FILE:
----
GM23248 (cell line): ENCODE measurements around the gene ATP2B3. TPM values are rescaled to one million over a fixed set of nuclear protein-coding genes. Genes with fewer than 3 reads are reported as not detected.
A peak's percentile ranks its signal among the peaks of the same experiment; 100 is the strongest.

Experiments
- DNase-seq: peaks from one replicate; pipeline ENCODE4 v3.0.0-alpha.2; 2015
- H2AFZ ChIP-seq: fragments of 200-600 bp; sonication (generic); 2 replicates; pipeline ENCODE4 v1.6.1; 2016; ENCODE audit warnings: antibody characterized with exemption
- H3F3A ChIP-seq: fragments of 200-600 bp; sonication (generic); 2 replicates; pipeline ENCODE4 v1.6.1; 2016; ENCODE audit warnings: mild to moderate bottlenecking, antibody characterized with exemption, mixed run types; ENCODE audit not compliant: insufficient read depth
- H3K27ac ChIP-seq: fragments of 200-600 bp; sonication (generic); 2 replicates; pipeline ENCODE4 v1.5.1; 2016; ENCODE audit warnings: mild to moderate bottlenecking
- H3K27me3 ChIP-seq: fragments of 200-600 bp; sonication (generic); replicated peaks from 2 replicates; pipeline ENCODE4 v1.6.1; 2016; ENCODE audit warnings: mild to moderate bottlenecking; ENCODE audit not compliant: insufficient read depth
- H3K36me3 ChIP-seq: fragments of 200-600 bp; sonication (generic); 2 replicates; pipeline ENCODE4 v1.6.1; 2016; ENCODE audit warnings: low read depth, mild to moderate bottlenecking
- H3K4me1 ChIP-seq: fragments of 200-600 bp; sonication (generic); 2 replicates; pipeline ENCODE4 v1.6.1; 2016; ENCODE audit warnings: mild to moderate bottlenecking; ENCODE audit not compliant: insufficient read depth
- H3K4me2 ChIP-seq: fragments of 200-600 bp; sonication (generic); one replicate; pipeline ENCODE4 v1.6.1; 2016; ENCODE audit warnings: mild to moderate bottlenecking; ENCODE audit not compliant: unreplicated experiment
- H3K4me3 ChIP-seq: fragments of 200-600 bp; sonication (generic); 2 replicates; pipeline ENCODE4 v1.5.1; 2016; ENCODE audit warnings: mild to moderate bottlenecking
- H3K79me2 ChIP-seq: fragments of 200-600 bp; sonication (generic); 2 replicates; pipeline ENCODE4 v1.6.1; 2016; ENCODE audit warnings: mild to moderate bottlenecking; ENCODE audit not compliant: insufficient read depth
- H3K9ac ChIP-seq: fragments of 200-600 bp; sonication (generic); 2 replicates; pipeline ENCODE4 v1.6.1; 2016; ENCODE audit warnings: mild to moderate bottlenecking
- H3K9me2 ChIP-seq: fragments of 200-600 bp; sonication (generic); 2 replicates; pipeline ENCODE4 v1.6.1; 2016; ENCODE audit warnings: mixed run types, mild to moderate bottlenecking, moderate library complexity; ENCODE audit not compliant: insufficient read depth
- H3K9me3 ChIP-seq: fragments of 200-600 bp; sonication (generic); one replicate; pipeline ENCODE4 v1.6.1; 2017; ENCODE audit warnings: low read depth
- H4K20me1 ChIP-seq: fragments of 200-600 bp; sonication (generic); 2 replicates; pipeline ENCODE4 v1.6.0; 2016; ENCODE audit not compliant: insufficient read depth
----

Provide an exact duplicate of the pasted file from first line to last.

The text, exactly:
GM23248 (cell line): ENCODE measurements around the gene ATP2B3. TPM values are rescaled to one million over a fixed set of nuclear protein-coding genes. Genes with fewer than 3 reads are reported as not detected.
A peak's percentile ranks its signal among the peaks of the same experiment; 100 is the strongest.

Experiments
- DNase-seq: peaks from one replicate; pipeline ENCODE4 v3.0.0-alpha.2; 2015
- H2AFZ ChIP-seq: fragments of 200-600 bp; sonication (generic); 2 replicates; pipeline ENCODE4 v1.6.1; 2016; ENCODE audit warnings: antibody characterized with exemption
- H3F3A ChIP-seq: fragments of 200-600 bp; sonication (generic); 2 replicates; pipeline ENCODE4 v1.6.1; 2016; ENCODE audit warnings: mild to moderate bottlenecking, antibody characterized with exemption, mixed run types; ENCODE audit not compliant: insufficient read depth
- H3K27ac ChIP-seq: fragments of 200-600 bp; sonication (generic); 2 replicates; pipeline ENCODE4 v1.5.1; 2016; ENCODE audit warnings: mild to moderate bottlenecking
- H3K27me3 ChIP-seq: fragments of 200-600 bp; sonication (generic); replicated peaks from 2 replicates; pipeline ENCODE4 v1.6.1; 2016; ENCODE audit warnings: mild to moderate bottlenecking; ENCODE audit not compliant: insufficient read depth
- H3K36me3 ChIP-seq: fragments of 200-600 bp; sonication (generic); 2 replicates; pipeline ENCODE4 v1.6.1; 2016; ENCODE audit warnings: low read depth, mild to moderate bottlenecking
- H3K4me1 ChIP-seq: fragments of 200-600 bp; sonication (generic); 2 replicates; pipeline ENCODE4 v1.6.1; 2016; ENCODE audit warnings: mild to moderate bottlenecking; ENCODE audit not compliant: insufficient read depth
- H3K4me2 ChIP-seq: fragments of 200-600 bp; sonication (generic); one replicate; pipeline ENCODE4 v1.6.1; 2016; ENCODE audit warnings: mild to moderate bottlenecking; ENCODE audit not compliant: unreplicated experiment
- H3K4me3 ChIP-seq: fragments of 200-600 bp; sonication (generic); 2 replicates; pipeline ENCODE4 v1.5.1; 2016; ENCODE audit warnings: mild to moderate bottlenecking
- H3K79me2 ChIP-seq: fragments of 200-600 bp; sonication (generic); 2 replicates; pipeline ENCODE4 v1.6.1; 2016; ENCODE audit warnings: mild to moderate bottlenecking; ENCODE audit not compliant: insufficient read depth
- H3K9ac ChIP-seq: fragments of 200-600 bp; sonication (generic); 2 replicates; pipeline ENCODE4 v1.6.1; 2016; ENCODE audit warnings: mild to moderate bottlenecking
- H3K9me2 ChIP-seq: fragments of 200-600 bp; sonication (generic); 2 replicates; pipeline ENCODE4 v1.6.1; 2016; ENCODE audit warnings: mixed run types, mild to moderate bottlenecking, moderate library complexity; ENCODE audit not compliant: insufficient read depth
- H3K9me3 ChIP-seq: fragments of 200-600 bp; sonication (generic); one replicate; pipeline ENCODE4 v1.6.1; 2017; ENCODE audit warnings: low read depth
- H4K20me1 ChIP-seq: fragments of 200-600 bp; sonication (generic); 2 replicates; pipeline ENCODE4 v1.6.0; 2016; ENCODE audit not compliant: insufficient read depth